We all know that eating our vegetables before dessert is a good idea. But just the same, few people would advocate only eating vegetables — you have to live a little, after all!
The same principle applies to your tax refund, that one-year, interest-free loan the government appreciates so much. It can be tempting to take that “windfall” and splurge on something you wouldn’t buy any other time. And I’m not saying you shouldn’t do that. But, here are five ways you might consider using at least a portion of that tax refund, so you’re getting a healthy, balanced mix that includes a little fun too.
Pay off high-interest debt
There are no guarantees when it comes to your finances, but perhaps the closest thing is paying down or paying off high interest debt. High-interest debt steals from you and your future financial independence. Many credit cards carry rates of 15% or more on unpaid balances (ouch!) When it comes to investing money, compound interest is an amazing principle, but when you owe money at high interest, it’s amazing how well it works against you.
Replenish your emergency fund
Your emergency fund is one of the most important stashes of money you have — life is uncertain. If the air conditioner on your house quits or the transmission goes out in your car, you need to have a solution that doesn’t involve raiding any of your long-term savings and investments. A good rule of thumb is to have 3-6 months of living expenses stashed away in your emergency fund. If you’re not quite there yet, your tax refund is a perfect opportunity to pad your emergency savings account.
Hike up your retirement savings
Particularly in a Roth IRA. When you earn income, it may be subject to tax. If you choose to place dollars into a Roth IRA, it will usually be after you have paid income tax, which is generally a good decision. An even better decision is to take part of your tax refund and invest those dollars in a Roth IRA, getting you closer to maximizing your yearly contributions. As long as your Roth IRA is five years old, qualified distributions of contributions and earnings won’t be taxed.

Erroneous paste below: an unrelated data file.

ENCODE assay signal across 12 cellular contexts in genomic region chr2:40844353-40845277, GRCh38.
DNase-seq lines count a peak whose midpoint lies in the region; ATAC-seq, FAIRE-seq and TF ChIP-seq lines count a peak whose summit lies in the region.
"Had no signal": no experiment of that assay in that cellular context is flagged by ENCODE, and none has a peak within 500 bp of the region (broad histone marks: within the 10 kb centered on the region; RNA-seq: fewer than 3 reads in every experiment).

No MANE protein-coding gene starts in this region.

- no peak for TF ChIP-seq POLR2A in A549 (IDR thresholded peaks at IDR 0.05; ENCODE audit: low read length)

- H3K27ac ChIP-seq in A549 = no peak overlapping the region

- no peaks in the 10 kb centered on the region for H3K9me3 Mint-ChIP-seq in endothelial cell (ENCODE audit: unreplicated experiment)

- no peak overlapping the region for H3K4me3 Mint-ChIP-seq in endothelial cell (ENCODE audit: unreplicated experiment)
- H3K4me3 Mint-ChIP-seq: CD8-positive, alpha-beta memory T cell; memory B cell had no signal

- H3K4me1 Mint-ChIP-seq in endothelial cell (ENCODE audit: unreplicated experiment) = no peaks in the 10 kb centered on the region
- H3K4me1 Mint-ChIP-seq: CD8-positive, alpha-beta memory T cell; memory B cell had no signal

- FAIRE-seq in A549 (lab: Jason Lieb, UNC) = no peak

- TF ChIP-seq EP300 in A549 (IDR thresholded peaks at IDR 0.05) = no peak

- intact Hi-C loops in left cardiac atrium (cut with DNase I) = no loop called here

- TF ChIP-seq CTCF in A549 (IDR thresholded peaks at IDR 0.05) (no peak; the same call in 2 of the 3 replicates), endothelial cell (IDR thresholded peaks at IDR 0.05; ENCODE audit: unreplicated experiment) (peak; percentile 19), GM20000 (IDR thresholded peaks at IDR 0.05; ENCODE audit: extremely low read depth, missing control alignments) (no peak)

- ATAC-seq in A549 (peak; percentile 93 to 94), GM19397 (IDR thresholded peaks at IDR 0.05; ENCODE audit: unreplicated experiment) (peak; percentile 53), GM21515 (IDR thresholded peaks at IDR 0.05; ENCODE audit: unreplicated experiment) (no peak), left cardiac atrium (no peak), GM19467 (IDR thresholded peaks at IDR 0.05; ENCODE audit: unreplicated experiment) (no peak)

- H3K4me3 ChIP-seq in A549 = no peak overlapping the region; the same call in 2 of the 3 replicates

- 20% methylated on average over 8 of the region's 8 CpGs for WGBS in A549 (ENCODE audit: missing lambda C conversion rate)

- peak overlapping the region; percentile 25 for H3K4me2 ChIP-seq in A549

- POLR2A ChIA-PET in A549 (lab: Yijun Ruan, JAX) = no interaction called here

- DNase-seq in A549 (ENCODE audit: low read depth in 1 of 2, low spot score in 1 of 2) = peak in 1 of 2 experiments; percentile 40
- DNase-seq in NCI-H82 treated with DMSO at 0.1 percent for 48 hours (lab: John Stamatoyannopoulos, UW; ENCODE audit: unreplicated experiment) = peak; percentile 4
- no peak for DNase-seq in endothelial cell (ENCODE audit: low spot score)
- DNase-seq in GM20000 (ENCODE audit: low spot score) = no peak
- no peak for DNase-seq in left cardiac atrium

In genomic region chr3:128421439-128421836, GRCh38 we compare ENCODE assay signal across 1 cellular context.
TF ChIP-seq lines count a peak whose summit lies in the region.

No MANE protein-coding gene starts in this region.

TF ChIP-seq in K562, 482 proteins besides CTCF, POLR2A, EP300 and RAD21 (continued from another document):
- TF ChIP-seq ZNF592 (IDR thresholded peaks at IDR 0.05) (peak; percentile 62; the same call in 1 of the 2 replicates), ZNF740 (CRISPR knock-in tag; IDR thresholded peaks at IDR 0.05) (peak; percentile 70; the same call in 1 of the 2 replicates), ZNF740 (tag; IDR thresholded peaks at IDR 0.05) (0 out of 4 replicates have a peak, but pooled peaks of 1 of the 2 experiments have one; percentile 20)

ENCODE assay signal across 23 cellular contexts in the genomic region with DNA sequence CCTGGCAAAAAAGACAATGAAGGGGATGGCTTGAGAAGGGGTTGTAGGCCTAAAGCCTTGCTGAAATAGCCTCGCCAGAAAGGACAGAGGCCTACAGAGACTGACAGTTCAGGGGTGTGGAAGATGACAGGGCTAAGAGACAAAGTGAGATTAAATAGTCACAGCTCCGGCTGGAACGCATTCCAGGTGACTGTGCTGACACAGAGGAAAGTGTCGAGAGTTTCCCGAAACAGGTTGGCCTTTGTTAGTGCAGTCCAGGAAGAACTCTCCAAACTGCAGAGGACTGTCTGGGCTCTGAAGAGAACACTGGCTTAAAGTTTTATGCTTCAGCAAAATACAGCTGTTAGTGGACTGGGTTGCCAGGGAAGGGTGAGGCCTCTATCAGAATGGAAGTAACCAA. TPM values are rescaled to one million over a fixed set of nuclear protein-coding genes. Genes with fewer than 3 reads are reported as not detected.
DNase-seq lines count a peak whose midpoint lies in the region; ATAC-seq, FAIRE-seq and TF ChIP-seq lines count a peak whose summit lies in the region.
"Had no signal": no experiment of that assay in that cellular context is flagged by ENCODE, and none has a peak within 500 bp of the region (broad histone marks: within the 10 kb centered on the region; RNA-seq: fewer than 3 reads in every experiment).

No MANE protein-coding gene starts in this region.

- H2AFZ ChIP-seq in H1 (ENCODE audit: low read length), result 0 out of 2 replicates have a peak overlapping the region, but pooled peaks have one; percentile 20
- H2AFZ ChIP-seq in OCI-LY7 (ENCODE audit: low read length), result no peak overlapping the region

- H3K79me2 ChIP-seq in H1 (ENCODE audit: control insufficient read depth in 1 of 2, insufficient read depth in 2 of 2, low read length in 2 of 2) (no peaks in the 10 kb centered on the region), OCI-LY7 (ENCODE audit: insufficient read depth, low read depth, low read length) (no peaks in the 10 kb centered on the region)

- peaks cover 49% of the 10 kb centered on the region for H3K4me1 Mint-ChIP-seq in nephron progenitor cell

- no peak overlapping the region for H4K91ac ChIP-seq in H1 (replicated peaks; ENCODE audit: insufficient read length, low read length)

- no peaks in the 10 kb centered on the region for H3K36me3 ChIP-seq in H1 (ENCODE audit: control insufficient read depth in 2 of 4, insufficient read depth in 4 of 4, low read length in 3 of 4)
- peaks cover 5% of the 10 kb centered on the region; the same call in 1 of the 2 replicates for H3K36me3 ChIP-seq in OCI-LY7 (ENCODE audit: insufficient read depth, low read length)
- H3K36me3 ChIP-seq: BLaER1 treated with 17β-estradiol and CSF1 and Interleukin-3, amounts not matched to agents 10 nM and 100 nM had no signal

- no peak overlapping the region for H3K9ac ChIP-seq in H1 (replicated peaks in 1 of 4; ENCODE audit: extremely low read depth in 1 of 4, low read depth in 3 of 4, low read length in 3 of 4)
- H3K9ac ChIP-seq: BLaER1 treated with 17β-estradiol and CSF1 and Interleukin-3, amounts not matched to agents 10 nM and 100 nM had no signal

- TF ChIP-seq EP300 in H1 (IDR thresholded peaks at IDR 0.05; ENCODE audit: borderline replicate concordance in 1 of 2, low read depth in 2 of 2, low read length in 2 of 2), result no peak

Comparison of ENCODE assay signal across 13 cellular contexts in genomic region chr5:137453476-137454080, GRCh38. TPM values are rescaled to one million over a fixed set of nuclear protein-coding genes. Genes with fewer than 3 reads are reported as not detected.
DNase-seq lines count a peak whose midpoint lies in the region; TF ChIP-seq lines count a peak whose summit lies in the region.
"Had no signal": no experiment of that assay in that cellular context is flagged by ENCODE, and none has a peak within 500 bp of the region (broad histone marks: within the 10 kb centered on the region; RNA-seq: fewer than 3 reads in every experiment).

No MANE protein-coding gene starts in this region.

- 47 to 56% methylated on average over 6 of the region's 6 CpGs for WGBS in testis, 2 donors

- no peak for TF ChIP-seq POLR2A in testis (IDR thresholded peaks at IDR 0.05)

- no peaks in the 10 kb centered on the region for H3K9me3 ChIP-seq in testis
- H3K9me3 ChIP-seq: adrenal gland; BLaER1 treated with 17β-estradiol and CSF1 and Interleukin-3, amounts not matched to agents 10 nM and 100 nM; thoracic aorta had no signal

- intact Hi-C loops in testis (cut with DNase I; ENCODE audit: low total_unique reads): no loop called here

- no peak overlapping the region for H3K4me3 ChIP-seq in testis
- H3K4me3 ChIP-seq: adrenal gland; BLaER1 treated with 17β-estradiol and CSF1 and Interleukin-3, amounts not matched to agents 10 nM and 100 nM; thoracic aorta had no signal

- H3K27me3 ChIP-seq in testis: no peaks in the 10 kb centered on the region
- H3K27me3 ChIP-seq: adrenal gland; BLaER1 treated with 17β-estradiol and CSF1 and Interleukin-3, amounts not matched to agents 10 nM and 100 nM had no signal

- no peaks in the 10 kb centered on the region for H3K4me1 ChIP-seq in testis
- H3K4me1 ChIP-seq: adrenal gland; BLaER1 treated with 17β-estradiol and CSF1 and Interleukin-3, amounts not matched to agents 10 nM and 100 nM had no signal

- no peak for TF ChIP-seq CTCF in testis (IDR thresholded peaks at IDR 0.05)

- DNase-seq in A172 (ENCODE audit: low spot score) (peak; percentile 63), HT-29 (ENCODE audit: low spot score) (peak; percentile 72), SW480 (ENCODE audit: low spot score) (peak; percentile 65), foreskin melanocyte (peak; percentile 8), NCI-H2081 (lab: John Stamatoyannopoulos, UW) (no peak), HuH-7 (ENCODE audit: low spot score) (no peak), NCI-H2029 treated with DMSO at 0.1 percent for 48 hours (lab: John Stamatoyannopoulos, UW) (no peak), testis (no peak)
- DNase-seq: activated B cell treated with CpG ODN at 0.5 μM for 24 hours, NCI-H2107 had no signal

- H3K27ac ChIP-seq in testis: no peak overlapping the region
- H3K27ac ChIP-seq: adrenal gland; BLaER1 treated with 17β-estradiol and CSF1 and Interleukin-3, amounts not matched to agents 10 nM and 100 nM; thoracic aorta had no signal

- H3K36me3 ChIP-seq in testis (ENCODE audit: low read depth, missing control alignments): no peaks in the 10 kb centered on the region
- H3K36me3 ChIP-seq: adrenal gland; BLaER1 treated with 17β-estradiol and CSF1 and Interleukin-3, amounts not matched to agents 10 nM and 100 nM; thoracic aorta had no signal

Take care of that home improvement project you’ve been putting off
Keeping your home well-maintained and updated can be a solid investment. You may not be able to re-do your entire kitchen, but there are many projects you can do that may increase the value of your home, and might even save you some money. For example, investing in a programmable thermostat that may save you on energy costs, upgrading to more modern and energy-efficient appliances, or simply adding a fresh coat of paint. Fresh paint can do wonders to freshen up your house whether you’re looking to sell or just need a new look!
‘Invest’ in an experience
A tax refund isn’t really a windfall, but it does represent a chunk of ‘saved’ money — even if it was at the expense of an interest-free government loan. After you eat your vegetables, (i.e. take some of your refund to pay off high-interest debt, replenish your emergency fund and hike up your retirement savings) if there’s any left, use it to pre-pay for a vacation or other experience for your family.
No matter how you decide to use your tax refund, it’s probably a good idea to have a plan. We all know what happens when we add a chunk of money to our bank account without a plan!